The present process implants species with the lowest diffusivity first. A relatively high anneal temperature is then applied to the low diffusivity implant without affecting any pre-existing, lower diffusivity implants. In most instances, the lowest diffusivity implant is the N+ source/drain implant. After the n-type source/drain is annealed, the next lowest diffusivity implant is applied, possibly also followed by anneal which is of lower temperature than the post N+ source/drain anneal. Source/drain and LDD implants are applied in proper sequence, each of which can be followed by an optional anneal to achieve a CMOS device. The CMOS device implants are formned in proper sequence with separate optional post-implant anneals to ensure low diffusivity species are properly activated and high diffusivity species do not jeopardize channel integrity. The overall structure is a graded junction at the drain side of the channel for the purpose of hot-carrier suppression.

A first and second gate conductors are first formed upon respective first and second channel areas of a semiconductor topography. First and second gate conductors are displaced a certain lateral distance apart and are electrically isolated from each other with a shallow trench structure. First and second gate conductors are patterned from a deposited layer of polysilicon. Subsequently, a dielectric layer is deposited upon the semiconductor topography and then partially removed to form spacers upon opposed surfaces of both the first and second gate conductors. N-type species, preferably comprising arsenic, of a first concentration are then introduced into the semiconductor topography a spaced distance from only the first channel area. The semiconductor topography is annealed at a first temperature, using either a furnace or an RTA, in order to activate and position the arsenic ions within the first pair of source/drain areas of the semiconductor substrate. P-type species, preferably comprising boron, of a second concentration are then introduced into the semiconductor topography a spaced distance from only the second channel area. The implanted p-type species form a second pair of source/drain areas.

After the source/drain areas are in place, the spacers are removed from the opposed sidewall surfaces of the first and second gate conductors. N-type species, preferably comprising phosphorus, of a third concentration are implanted into the semiconductor topography substantially adjacent only the first channel area. Third n-type concentration is less than the first n-type concentration. P-type species, preferably comprising boron, of a fourth concentration are implanted into the semiconductor topography substantially adjacent only the second channel area. Fourth p-type concentration is less than second p-type concentration. The semiconductor topography is thermally annealed at a second temperature which is less than the first temperature. Optional thermal anneals may be performed at a third temperature after implanting the second concentration of a p-type species, and at a fourth temperature after implanting the third concentration of an n-type species. The third temperature is less than the first temperature and greater than the second temperature, and the fourth temperature is less than the second temperature and greater than the second temperature.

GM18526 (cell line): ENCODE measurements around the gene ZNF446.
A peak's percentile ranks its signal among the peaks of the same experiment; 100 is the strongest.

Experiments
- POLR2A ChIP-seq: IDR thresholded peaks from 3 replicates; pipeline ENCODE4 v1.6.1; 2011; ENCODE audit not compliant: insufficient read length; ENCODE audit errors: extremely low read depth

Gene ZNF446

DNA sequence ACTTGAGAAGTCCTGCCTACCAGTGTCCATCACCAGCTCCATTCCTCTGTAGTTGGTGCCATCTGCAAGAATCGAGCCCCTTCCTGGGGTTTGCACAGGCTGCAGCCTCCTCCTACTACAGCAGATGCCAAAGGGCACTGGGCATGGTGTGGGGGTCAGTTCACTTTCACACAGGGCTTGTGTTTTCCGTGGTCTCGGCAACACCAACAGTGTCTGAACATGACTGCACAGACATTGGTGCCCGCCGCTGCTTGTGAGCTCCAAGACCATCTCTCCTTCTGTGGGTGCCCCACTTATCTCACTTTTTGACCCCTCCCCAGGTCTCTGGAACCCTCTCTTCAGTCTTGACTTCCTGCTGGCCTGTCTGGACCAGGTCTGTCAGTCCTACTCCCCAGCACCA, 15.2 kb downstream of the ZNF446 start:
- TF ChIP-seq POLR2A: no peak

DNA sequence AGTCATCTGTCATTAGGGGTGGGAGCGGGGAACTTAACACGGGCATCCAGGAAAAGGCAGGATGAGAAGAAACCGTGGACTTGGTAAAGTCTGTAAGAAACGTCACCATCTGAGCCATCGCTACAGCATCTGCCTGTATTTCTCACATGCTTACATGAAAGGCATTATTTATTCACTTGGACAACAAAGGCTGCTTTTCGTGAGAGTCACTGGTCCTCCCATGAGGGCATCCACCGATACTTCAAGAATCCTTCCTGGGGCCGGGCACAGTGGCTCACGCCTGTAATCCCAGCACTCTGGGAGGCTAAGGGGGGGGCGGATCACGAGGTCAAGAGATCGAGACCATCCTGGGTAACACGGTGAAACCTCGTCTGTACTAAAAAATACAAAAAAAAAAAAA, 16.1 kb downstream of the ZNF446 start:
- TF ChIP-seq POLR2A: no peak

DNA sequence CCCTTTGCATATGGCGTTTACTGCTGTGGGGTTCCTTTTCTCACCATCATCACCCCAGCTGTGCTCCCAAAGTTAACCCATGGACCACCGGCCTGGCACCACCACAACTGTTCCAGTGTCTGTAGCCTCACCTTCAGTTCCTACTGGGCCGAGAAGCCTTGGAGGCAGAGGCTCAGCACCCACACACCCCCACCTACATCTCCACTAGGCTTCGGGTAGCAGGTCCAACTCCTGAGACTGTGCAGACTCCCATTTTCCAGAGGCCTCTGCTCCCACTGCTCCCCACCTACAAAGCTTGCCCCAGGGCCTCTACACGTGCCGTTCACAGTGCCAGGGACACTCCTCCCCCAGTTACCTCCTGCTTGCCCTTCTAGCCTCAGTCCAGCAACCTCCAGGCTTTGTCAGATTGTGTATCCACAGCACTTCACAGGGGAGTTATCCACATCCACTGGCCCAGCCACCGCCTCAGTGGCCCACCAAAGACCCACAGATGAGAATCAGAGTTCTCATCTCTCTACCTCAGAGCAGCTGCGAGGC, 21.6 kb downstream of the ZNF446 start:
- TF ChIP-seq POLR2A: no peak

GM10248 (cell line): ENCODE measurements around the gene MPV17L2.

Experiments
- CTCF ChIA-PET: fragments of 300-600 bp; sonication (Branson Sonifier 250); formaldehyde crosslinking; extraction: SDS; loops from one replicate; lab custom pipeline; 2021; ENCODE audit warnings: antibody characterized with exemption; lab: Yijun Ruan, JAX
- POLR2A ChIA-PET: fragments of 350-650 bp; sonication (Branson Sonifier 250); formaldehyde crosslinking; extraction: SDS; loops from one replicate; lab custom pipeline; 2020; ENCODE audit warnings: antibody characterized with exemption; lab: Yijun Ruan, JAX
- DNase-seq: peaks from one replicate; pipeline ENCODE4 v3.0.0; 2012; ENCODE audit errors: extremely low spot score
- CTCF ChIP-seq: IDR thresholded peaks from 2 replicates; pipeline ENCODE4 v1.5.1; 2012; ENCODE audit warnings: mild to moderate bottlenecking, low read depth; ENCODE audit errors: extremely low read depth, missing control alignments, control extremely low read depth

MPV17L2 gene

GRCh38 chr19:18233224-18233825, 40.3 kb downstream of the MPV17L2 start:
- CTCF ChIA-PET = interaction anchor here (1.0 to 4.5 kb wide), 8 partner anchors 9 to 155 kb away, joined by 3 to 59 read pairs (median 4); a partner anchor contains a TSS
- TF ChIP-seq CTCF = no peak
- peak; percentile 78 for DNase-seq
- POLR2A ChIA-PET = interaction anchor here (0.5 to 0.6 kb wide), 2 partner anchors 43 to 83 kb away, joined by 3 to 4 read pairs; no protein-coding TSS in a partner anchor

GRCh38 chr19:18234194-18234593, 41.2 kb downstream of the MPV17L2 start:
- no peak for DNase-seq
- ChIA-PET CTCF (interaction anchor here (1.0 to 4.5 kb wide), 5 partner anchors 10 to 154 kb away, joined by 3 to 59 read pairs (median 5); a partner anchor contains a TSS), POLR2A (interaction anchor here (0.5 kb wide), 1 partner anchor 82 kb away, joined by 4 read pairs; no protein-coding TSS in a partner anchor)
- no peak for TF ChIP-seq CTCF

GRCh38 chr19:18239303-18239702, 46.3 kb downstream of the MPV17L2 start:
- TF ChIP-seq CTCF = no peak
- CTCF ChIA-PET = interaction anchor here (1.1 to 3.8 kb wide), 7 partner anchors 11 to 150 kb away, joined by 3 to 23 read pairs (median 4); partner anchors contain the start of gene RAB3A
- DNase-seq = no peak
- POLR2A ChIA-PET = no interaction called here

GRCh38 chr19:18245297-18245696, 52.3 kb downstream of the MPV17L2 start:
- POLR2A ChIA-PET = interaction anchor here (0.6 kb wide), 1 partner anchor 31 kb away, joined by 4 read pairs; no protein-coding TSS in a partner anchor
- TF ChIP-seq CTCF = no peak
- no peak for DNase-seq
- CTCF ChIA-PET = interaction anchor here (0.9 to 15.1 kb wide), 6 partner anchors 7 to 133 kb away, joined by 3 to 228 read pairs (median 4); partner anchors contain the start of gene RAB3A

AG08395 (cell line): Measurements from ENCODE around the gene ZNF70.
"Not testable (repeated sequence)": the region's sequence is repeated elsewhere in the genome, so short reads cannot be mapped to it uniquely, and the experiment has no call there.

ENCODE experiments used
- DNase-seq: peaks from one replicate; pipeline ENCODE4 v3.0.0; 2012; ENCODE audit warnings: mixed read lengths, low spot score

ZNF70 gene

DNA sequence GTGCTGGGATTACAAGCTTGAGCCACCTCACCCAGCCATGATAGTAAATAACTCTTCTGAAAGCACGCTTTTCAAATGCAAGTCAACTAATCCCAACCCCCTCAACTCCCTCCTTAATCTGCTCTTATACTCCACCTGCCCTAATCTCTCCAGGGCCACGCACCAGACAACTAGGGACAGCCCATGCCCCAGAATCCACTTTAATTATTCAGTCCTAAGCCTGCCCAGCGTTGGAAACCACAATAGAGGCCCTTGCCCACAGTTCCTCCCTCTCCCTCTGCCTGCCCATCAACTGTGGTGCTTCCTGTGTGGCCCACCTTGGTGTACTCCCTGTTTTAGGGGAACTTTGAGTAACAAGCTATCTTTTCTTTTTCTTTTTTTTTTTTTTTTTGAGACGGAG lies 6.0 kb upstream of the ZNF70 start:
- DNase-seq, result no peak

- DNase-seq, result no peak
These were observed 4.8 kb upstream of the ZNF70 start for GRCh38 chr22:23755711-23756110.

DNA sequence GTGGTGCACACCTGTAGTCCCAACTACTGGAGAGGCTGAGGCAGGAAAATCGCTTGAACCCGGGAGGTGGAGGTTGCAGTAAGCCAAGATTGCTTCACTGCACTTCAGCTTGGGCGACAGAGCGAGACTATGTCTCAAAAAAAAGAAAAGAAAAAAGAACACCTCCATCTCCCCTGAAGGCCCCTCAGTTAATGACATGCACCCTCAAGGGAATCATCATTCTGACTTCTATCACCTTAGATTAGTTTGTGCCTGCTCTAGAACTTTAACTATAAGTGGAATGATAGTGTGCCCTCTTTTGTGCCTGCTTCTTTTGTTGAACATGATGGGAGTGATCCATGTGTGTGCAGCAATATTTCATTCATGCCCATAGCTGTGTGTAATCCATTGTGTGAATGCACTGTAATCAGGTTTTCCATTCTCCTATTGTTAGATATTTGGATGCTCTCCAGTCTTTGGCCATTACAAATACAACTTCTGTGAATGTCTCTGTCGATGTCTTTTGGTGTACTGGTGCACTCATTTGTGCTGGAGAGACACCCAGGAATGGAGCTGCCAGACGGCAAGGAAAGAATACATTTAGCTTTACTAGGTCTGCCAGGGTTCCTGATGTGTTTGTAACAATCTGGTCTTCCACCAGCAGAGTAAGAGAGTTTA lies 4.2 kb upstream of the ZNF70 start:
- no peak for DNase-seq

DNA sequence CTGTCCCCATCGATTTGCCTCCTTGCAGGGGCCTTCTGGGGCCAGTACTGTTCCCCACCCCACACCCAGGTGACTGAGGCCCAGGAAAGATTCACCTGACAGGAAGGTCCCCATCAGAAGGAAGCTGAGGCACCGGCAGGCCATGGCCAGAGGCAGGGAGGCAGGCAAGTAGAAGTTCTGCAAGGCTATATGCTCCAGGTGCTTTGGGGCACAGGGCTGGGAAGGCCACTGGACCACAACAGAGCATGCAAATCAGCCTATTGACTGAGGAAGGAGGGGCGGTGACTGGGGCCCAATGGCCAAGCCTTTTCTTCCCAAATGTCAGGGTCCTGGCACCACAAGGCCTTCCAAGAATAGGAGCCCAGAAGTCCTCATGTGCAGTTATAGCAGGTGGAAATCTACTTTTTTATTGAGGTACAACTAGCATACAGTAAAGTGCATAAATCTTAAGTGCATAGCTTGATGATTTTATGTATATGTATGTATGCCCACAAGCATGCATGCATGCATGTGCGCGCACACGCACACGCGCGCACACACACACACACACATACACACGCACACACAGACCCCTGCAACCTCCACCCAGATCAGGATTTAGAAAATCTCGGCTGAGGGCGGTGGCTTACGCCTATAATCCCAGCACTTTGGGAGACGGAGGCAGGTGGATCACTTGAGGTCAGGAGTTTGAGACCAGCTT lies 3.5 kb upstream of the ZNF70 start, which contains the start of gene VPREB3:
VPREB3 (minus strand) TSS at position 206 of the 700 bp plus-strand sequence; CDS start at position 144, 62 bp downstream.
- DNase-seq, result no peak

BRIEF DESCRIPTION OF THE DRAWINGS

Other objects and advantages of the invention will become apparent upon reading the following detailed description and upon reference to the accompanying drawings in which:

FIG. 1 is a partial cross-sectional view of a semiconductor topography showing two gate conductors formed a certain lateral distance apart with spacers formed on dielectric-covered sidewall surfaces of the gate conductors;

FIG. 2 is a partial cross-sectional view of a semiconductor topography according to a processing step subsequent to FIG. 1 in which a first concentration of an n-type species (N+ source/drain) is implanted into the semiconductor topography a spaced distance only from the first channel area;

FIG. 3 is a partial cross-sectional view of a semiconductor topography according to a processing step subsequent to FIG. 2 in which a thermal anneal at a first temperature is performed on the semiconductor topography;

FIG. 4 is a partial cross-sectional view of a semiconductor topography according to a processing step subsequent to FIG. 3 in which a second p-type species (P+ source/drain) is implanted into the semiconductor topography a spaced distance from the second channel area;

FIG. 5a is a partial cross-sectional view of a semiconductor topography according to a processing step subsequent to FIG. 4 in which the photoresist layer upon the first gate conductor is removed;

FIG. 5b is a partial cross-sectional view of a semiconductor topography according to a processing step subsequent to FIG. 4 in which the photoresist layer is removed and an optional thermal anneal at a third temperature less than the first temperature is performed;

FIG. 6 is a partial cross-sectional view of a semiconductor topography according to a processing step subsequent to FIG. 5a or 5b in which the spacers on the opposed sidewall surfaces of both the first and second gate conductors are removed;

FIG. 7 is a partial cross-sectional view of a semiconductor topography according to a processing step subsequent to FIG. 6 in which a third n-type species (N- LDD) is implanted into the semiconductor topography substantially adjacent the first channel area;

FIG. 8a is a partial cross-sectional view of a semiconductor topography according to a processing step subsequent to FIG. 7 in which the photoresist layer upon the second gate conductor is removed;